There is an increasing evidence base on how to effectively communicate information on the risks and benefits of medicines but, with a few exceptions, “the pharmaceutical industry has not kept pace with this in producing product information fit for the 21st century healthcare setting,” says the UK government.

Patients, healthcare professionals and regulators agree that, in an ideal environment, patient information leaflets (PILs) should follow the following principles – high quality, appropriately targeted, timely provision and balanced. However, the current European Union (EU) legislative framework does not enable the optimal application of these principles, Professor Sir Kent Woods, chief executive of the Medicines and Healthcare products Regulatory Agency (MHRA), has told the European Commission’s Directorate General Health and Consumers (DG Sanco).

“The UK government view is that change is imperative in order to fill the legislative vacuum,” Sir Kent tells the Commission, which is currently reviewing shortcomings in product information for patients.

For some years, the MHRA’s Commission on Human Medicines (CHM) and its predecessor committee have had concerns about the quality of PILs. These are “the public face of the marketing authorisation [MA], and for many patients will be the only information they have about the medicines which they are taking,” but user testing finds that patients consider them to be too long, complex in language and off-putting, he writes.

Another quality issue is that, while signposting of patients to other sources of information is permitted under EU law, this is only a “permissive provision,” not a requirement, so few MA holders use it. But including additional information which is useful for the patient and consistent with the MA can improve the PIL, he says.

Legislative change could also enable information to be targeted, making it more relevant to patients and more likely to be effective as a risk-management tool, he goes on.

Personalised medicine is more likely to be used by patients, who value information which speaks to them about the issues which are important to them. But currently, many patients find that because much of the information – such as interacting medicines and pregnancy information – is not relevant to them, they do not readily see how the rest of it can be of interest, Sir Kent writes. 

Turning to the need for information to be timely, he notes that the current framework requires the leaflet to be made available in the box at the time the medicine is supplied to the patient. But because many patients believe this information is not directed to them as individuals, the PIL often remains unread, so “an opportunity for the medicine-maker to communicate with the medicine-taker” is lost.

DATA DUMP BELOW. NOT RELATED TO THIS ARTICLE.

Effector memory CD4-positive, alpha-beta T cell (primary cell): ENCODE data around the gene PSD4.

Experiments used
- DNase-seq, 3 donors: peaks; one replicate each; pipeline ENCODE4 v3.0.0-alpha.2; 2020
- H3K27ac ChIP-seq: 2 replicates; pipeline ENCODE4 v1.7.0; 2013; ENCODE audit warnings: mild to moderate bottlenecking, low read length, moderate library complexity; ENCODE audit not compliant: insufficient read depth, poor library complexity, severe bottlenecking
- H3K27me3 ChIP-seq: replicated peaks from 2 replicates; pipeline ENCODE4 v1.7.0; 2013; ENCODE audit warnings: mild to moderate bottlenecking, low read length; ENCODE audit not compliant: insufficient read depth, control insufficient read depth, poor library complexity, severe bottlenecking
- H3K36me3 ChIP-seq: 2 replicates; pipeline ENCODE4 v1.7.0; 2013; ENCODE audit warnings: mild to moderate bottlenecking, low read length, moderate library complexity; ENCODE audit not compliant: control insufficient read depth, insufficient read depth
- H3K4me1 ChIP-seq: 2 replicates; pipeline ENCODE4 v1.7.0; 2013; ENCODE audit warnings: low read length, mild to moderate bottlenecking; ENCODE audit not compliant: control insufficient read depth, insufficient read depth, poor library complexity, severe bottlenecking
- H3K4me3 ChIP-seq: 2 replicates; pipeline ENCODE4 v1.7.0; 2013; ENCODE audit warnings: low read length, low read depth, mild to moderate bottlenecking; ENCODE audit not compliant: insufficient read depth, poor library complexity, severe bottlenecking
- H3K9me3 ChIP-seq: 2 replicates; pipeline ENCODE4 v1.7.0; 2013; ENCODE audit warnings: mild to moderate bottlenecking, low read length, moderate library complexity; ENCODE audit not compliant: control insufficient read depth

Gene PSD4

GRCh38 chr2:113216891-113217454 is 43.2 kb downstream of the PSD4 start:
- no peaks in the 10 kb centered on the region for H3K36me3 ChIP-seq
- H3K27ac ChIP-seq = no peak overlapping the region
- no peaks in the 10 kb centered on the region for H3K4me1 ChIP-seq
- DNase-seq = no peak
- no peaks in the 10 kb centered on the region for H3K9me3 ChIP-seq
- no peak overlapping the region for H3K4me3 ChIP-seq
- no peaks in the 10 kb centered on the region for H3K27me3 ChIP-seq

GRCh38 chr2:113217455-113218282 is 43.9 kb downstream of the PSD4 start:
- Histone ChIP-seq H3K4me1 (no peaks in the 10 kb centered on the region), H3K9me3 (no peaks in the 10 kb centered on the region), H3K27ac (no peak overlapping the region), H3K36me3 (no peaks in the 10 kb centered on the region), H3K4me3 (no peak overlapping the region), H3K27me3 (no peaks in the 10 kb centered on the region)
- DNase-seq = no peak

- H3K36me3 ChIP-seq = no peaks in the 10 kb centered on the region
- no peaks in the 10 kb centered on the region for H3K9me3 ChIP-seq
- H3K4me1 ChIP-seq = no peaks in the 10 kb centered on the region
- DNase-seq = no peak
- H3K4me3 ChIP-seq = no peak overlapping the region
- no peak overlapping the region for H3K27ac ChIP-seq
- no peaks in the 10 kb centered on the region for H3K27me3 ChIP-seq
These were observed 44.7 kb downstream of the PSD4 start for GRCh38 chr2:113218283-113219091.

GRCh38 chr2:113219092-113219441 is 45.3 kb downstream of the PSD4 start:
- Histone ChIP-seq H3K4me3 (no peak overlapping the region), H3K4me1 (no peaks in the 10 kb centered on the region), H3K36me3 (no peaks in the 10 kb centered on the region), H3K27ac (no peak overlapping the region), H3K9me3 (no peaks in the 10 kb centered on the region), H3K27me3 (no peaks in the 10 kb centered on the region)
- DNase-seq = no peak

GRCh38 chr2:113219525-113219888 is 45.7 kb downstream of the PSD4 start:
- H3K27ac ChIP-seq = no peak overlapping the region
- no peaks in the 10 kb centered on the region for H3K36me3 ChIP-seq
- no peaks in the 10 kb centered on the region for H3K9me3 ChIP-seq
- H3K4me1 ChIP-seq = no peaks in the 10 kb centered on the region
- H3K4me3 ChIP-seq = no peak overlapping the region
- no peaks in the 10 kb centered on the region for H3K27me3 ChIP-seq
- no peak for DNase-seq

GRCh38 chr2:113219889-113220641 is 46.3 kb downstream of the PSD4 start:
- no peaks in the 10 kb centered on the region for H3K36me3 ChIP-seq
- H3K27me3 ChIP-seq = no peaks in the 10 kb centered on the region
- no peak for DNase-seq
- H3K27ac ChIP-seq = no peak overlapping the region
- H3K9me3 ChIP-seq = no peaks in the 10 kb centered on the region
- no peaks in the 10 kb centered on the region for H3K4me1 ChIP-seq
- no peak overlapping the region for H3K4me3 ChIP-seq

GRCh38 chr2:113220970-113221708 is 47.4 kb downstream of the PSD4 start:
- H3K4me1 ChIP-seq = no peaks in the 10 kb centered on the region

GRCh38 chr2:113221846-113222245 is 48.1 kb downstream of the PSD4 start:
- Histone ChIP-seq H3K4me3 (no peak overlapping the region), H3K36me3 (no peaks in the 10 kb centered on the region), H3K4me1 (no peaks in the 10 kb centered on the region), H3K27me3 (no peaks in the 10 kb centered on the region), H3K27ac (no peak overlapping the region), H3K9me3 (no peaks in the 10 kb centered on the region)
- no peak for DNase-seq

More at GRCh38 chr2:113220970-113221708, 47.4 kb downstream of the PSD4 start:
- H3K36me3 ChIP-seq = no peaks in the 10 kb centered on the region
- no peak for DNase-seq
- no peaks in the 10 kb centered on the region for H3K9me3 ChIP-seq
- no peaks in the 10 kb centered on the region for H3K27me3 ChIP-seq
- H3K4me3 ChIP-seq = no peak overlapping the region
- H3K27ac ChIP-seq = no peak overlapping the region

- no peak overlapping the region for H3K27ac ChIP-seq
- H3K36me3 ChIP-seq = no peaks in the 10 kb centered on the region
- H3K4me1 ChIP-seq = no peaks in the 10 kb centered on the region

There needs to be a requirement for the information to be available electronically as well as written, he says. The current EU legislation “is silent on this, and therefore patients who increasingly operate in the social media space are precluded from accessing the information in a format to suit their preferred means of communication. The legislation should reflect changing lifestyles and communication tools and enable the provision of information in formats and media suited to the individual patient.”

Finally, on the need for balanced information, he says that future legislation should require the possible benefits and the likelihood of harm to be communicated together. “This is essential if patients are to be able to reach a decision about which treatment option is best for them. The risks and benefits should be described quantitatively and any uncertainty should be clearly communicated,” he says.

Currently, some PILs do include information on the rationale for the product’s use, but these are in the minority, says Sir Kent. “Such information will only be included as a matter of course if the legislative framework is amended to require this,” he tells the Commission.
The UK government’s position is that the legislative framework has considerable power in setting out how information must be provided, but this framework relies on MA holders taking responsibility for delivering patient information which meets the four principles outlined, as well as “the letter of the law,” he concludes.

In particular, the UK government says that the EU legislation should:
- enabled personalised information, allowing for information hierarchy, so that users can drill down into detail as it applies to them;
- require the provision of information via new media, to ensure timely access at different points in the user journey;
- require a balance of information in the leaflet so the likelihood of benefit is put in the context of the likelihood of harm; and
- mandate signposting to other sources of information helpful to medicine users.